Reinvent or die. Business magazines (including this one) are full of such axioms. But they contain a measure of truth. The challenge of continually reinventing your company to survive in a business environment where change comes faster than ever is real and formidable. It means implementing repeated, sustainable change to achieve profitable growth in a fiercely competitive global marketplace.
Former Honeywell CEO Larry Bossidy has championed superior execution as the hallmark of business leadership. But superb execution of a strategy that achieves only incremental gains is no longer the answer. Nor are most mergers and acquisitions. In fact, preoccupation with M&A integration inhibits companies from focusing on innovation. Witness the AOL Time Warner debacle.
Relatively few companies€¦quot;notably Dell, Wal-Mart, Southwest Airlines, Home Depot, Starbucks and eBay€¦quot;have completely reinvented not just themselves but also their industries. Even fewer have been able to do so continuously to meet the realities of a rapidly changing business climate. But, the question remains, can these innovative powerhouses transform their sectors over and over and achieve even higher levels of growth?
To reach this lofty but imperative goal, a company must evaluate its culture, leadership, organizational capabilities, measurements and rewards systems, and methodology. Dell, Wal-Mart and Southwest, it seems safe to say, all retain a mindset for continuous reinvention, although they’re limited somewhat by their respective industries’ growth rates. It’s too early to tell with eBay and Starbucks, and Home Depot faces steep challenges in this regard.
Assessing their companies’ potential for continuous reinvention, CEOs also must consider three other factors: ultimate customer experience, unique business model and breakthrough innovation capability. In terms of customer experience, Dell and eBay clearly score the highest, while Wal-Mart and Home Depot face significant hurdles. As for business model, Dell, eBay and Southwest have the edge, while Wal-Mart and particularly Home Depot are losing the advantage of uniqueness; Starbucks can easily be challenged. All of them can and must improve their continuous breakthrough innovation capability.
Unlike reactive companies focused on incremental growth, so-called “built to reinvent” companies plan and implement a broad range of simultaneous, game-changing moves designed to achieve hypergrowth. How do they accomplish this? First, they develop, select and execute a series of highest-impact, game-changing ideas. The goal is to gather hundreds of these innovative ideas by leveraging the creativity of an entire organization and its network. To drive the process, my firm uses more than 50 strategic-thinking techniques, which I first formulated during my 14 years at General Electric working with Jack Welch. Using a market-driven validation and prioritization process, we winnow down ideas to the ones with the highest potential impact. The key is to engage the visionary and strategic thinking of customers in interactive sessions. Properly executed, these ideas are the dynamo that will drive the company’s reinvention.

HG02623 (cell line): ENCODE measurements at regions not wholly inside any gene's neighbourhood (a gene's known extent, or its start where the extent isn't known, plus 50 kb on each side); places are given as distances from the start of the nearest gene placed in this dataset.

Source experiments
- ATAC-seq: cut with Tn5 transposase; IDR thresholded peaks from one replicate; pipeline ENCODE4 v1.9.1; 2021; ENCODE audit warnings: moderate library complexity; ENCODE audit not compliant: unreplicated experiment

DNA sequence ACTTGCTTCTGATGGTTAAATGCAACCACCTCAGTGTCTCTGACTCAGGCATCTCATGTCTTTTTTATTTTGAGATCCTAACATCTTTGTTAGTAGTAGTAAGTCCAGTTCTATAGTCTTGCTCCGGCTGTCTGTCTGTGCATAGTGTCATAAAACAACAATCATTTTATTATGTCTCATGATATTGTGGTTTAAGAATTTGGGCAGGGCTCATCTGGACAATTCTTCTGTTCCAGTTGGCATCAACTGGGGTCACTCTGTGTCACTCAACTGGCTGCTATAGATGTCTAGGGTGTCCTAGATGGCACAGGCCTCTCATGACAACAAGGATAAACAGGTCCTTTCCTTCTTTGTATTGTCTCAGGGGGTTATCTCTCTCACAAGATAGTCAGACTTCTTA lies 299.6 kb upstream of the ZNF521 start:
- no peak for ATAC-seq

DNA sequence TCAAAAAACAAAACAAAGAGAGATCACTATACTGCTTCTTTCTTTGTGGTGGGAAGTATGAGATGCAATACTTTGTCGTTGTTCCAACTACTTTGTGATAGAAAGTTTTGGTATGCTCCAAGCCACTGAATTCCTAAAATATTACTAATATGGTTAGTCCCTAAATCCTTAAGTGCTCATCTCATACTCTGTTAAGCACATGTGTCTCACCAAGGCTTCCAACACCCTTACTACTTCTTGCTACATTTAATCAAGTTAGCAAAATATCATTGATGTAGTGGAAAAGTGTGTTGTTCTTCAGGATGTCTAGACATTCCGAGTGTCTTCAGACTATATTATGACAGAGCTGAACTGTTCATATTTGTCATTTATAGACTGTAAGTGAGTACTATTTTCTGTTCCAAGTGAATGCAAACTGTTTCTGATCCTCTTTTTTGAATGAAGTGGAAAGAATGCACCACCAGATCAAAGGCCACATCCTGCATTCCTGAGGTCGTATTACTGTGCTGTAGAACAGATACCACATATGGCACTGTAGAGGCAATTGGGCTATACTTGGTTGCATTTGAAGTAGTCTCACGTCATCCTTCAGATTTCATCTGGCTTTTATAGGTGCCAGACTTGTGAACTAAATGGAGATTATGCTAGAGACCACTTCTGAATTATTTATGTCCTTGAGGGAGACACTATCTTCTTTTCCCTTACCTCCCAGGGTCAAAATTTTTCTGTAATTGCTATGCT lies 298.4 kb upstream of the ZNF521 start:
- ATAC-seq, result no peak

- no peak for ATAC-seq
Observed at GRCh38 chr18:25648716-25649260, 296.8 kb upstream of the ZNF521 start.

The transformation of Siemens Medical, a unit of Siemens, is a case in point. A leading provider of medical imaging equipment, Siemens Medical traditionally sold its product almost exclusively to hospitals. Employing continuous reinvention techniques, Siemens first questioned every business assumption the company ever made; redesigned and simplified its complex product line; lowered its equipment costs by 30 percent; and, for the first time, began to market new products to a broader universe of radiologists, oncologists and cardiologists in private practice as well as hospitals. Within six months, Siemens’ market share, which had fallen from 25 percent to 8 percent, rocketed to an industry-leading 40 percent. Rival Toshiba opted to outsource its products from Siemens.
Continuous reinvention is more than a glib catchphrase. It is the hard truth that can guide success in this new global business universe. To do otherwise is to stagnate, to fall behind and, ultimately, to die.
Jay Desai is founder and CEO of the Institute of Global Competitiveness, Cary, N.C.